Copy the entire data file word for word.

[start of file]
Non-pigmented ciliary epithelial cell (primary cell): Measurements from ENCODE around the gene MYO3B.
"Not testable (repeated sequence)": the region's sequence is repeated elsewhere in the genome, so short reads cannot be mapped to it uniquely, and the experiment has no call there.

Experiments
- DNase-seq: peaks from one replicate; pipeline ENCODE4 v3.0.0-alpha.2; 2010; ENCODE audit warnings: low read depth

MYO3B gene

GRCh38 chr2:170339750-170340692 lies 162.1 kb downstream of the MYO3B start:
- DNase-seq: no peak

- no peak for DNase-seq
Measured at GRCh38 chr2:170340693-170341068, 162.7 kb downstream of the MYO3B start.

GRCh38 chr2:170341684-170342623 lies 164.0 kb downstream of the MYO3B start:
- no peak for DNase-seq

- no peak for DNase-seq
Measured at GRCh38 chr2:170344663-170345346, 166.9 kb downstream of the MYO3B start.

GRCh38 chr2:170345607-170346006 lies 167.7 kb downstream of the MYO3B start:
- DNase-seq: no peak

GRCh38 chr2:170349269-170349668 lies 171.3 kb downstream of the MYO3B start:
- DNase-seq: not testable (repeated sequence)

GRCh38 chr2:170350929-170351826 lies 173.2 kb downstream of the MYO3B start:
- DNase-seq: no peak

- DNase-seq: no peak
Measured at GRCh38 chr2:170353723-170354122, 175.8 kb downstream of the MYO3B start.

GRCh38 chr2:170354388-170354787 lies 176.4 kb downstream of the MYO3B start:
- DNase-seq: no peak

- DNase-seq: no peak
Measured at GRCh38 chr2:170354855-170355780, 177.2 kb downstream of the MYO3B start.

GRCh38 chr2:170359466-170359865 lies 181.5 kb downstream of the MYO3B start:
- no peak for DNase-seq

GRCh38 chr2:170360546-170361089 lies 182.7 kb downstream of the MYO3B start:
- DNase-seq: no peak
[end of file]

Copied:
Non-pigmented ciliary epithelial cell (primary cell): Measurements from ENCODE around the gene MYO3B.
"Not testable (repeated sequence)": the region's sequence is repeated elsewhere in the genome, so short reads cannot be mapped to it uniquely, and the experiment has no call there.

Experiments
- DNase-seq: peaks from one replicate; pipeline ENCODE4 v3.0.0-alpha.2; 2010; ENCODE audit warnings: low read depth

MYO3B gene

GRCh38 chr2:170339750-170340692 lies 162.1 kb downstream of the MYO3B start:
- DNase-seq: no peak

- no peak for DNase-seq
Measured at GRCh38 chr2:170340693-170341068, 162.7 kb downstream of the MYO3B start.

GRCh38 chr2:170341684-170342623 lies 164.0 kb downstream of the MYO3B start:
- no peak for DNase-seq

- no peak for DNase-seq
Measured at GRCh38 chr2:170344663-170345346, 166.9 kb downstream of the MYO3B start.

GRCh38 chr2:170345607-170346006 lies 167.7 kb downstream of the MYO3B start:
- DNase-seq: no peak

GRCh38 chr2:170349269-170349668 lies 171.3 kb downstream of the MYO3B start:
- DNase-seq: not testable (repeated sequence)

GRCh38 chr2:170350929-170351826 lies 173.2 kb downstream of the MYO3B start:
- DNase-seq: no peak

- DNase-seq: no peak
Measured at GRCh38 chr2:170353723-170354122, 175.8 kb downstream of the MYO3B start.

GRCh38 chr2:170354388-170354787 lies 176.4 kb downstream of the MYO3B start:
- DNase-seq: no peak

- DNase-seq: no peak
Measured at GRCh38 chr2:170354855-170355780, 177.2 kb downstream of the MYO3B start.

GRCh38 chr2:170359466-170359865 lies 181.5 kb downstream of the MYO3B start:
- no peak for DNase-seq

GRCh38 chr2:170360546-170361089 lies 182.7 kb downstream of the MYO3B start:
- DNase-seq: no peak